“One way that people try to achieve immortality is to figure out how to live longer and longer in order to cheat death,” I said.
I asked Clay about futurologists who talk about uploading our minds into a machine or scientists who study how improving our diets or finding new ways to fight diseases might add years to our lives.
“If scientists were able to cure all cancers, people would only live an average of 2.265 years longer,” he said. “A Harvard demographer [a population scientist] computed this. It doesn’t matter—we’ll die of something else. And when it comes to uploading our mind into a computer so we can be avatars in a virtual world or transferred into a robot . . . of course it’s science fiction.”
After all of his research and study, Clay concluded that there’s no way to avoid death. “God has determined that people are going to die,” he said. “Hebrews 9:27 says that ‘people have to die once. After that, God will judge them.’ We all will die. The big question, then, becomes how to make sure we spend eternity with God.”
The Bible points to a clear path to eternal life. When Jesus walked the earth, he said, “I am the way and the truth and the life. No one comes to the Father except through me” (John 14:6).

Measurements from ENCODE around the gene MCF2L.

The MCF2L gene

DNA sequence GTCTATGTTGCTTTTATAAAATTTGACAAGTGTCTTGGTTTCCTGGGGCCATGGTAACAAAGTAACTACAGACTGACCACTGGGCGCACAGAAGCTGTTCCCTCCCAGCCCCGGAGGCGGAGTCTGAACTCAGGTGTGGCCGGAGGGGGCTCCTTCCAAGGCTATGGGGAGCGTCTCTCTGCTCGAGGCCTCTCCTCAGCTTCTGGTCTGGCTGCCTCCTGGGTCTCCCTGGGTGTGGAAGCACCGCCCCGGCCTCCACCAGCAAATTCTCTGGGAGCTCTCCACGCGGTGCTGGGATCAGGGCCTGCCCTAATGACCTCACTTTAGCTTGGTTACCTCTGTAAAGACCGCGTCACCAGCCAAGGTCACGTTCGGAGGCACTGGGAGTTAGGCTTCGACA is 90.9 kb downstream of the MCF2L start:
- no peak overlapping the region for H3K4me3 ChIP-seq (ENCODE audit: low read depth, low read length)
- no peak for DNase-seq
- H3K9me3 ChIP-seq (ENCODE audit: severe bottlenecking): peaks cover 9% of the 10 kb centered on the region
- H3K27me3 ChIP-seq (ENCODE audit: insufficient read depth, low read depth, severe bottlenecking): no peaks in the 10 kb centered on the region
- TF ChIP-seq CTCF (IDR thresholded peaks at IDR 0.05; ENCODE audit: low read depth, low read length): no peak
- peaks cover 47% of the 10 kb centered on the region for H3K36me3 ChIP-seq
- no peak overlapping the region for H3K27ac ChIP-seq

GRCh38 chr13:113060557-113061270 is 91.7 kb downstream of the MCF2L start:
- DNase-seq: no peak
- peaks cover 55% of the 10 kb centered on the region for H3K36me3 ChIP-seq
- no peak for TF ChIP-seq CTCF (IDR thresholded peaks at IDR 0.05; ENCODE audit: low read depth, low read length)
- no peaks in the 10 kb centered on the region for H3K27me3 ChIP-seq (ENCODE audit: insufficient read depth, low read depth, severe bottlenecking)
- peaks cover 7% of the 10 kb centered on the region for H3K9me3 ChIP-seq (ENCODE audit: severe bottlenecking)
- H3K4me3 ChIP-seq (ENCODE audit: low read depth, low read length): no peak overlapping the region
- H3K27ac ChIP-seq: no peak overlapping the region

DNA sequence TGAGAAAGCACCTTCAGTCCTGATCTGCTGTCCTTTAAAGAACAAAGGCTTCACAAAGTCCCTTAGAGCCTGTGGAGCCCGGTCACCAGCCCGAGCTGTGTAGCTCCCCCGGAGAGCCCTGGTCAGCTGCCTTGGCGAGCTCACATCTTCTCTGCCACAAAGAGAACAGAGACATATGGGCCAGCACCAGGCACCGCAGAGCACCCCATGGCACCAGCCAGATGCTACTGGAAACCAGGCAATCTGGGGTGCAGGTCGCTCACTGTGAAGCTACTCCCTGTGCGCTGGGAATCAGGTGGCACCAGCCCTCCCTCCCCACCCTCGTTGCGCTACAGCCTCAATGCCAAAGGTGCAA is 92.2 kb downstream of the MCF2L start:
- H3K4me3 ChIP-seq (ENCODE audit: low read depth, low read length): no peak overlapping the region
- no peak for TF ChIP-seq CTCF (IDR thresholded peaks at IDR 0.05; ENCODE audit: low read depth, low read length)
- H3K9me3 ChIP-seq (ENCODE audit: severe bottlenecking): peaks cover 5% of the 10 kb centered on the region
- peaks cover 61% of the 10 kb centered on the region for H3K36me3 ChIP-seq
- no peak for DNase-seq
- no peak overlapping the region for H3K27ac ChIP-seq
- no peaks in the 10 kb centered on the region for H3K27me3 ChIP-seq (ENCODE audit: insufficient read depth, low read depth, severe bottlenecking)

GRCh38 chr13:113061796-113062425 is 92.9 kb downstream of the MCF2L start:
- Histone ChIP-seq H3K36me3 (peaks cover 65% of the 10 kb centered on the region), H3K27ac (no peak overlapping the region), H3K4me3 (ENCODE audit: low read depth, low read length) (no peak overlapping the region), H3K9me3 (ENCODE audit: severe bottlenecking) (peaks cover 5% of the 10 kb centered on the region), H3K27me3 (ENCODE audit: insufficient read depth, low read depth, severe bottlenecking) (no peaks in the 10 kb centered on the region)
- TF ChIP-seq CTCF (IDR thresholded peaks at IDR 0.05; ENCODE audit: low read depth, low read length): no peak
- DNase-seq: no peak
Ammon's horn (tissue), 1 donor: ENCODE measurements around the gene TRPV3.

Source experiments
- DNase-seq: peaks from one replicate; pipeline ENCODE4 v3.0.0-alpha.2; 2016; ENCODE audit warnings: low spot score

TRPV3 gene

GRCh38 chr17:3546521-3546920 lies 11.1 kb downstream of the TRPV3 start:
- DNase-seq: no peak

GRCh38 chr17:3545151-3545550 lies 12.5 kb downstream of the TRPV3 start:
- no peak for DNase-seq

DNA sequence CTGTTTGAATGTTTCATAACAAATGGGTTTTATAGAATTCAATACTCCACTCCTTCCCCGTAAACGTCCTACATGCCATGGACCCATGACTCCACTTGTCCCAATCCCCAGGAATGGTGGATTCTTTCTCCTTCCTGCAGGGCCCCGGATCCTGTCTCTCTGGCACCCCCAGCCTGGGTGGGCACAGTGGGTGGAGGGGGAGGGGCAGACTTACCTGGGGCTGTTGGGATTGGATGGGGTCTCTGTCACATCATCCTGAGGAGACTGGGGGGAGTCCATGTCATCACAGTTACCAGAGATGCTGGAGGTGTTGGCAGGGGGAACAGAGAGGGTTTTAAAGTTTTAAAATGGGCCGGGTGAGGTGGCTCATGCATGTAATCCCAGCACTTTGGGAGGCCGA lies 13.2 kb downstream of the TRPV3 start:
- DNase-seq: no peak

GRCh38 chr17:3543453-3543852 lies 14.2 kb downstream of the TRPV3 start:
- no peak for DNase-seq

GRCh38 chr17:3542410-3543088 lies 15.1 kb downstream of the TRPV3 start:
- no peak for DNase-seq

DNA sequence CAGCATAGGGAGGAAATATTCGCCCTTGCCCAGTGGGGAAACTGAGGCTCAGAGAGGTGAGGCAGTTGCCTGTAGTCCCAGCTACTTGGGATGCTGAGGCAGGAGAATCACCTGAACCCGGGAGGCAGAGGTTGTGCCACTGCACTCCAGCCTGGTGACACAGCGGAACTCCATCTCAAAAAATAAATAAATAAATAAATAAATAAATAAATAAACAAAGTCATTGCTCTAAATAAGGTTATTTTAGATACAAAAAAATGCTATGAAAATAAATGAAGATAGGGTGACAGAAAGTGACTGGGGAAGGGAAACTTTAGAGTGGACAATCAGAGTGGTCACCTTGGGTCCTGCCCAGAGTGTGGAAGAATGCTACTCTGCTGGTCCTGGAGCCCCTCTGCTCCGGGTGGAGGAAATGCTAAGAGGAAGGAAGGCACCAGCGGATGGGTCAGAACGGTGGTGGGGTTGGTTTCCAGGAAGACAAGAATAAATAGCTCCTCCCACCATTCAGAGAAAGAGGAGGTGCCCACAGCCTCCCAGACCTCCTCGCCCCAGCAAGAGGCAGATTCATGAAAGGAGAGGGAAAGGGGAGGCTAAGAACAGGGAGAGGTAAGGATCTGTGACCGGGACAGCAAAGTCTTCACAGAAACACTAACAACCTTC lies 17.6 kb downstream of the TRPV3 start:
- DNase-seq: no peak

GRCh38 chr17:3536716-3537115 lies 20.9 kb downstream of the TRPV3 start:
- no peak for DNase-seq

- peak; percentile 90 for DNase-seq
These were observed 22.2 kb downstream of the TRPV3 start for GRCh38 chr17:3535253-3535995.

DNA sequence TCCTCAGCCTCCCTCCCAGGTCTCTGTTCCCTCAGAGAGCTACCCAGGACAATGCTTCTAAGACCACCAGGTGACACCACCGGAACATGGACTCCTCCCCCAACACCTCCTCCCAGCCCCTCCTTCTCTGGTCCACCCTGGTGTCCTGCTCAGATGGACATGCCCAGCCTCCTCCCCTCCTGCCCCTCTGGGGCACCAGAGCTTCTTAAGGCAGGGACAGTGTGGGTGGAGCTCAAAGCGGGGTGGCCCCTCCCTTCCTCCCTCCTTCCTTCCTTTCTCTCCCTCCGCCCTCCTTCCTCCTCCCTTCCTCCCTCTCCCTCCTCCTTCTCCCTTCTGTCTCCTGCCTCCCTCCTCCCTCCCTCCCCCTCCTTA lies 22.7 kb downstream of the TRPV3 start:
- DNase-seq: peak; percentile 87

Then after Jesus was killed, buried, and rose from the dead, his friend Peter stood in front of the teachers of the law and declared, “You can’t be saved by believing in anyone else. God has given people no other name under heaven that will save them.”
Clay was quick to point out that we don’t have to be afraid of dying. He read Hebrews 2:15, where it says Jesus can set people free who are afraid of death.
“Scripture confirms that we are in bondage to a fear of dying,” Clay said. “Jesus came to rescue people. If people don’t follow Jesus, who’s going to free them of that dread? They’ve got to somehow find a way to free themselves—and that leads to all kinds of problems.”
The Bible says after followers of Christ pass from this world, they rejoice in God’s presence. Heaven is a wondrous world of adventure, excitement, and exploration.
Clay had made it clear that death is inevitable. We can’t deny that it’ll happen to us. Wishful thinking that science can defeat death doesn’t work. Our empty efforts to somehow achieve eternal life apart from God always fail.
It was time to end my conversation with Clay and search for further evidence that our death in this world can be an actual gateway to a more fabulous forever existence. Clay had pointed out that the fear of death motivates many of our actions. Was that a good thing or bad thing? And is death something to be feared at all?
To find answers, I needed to visit an old friend. And that meant jumping on a plane and flying up the Pacific Coast to Portland, Oregon.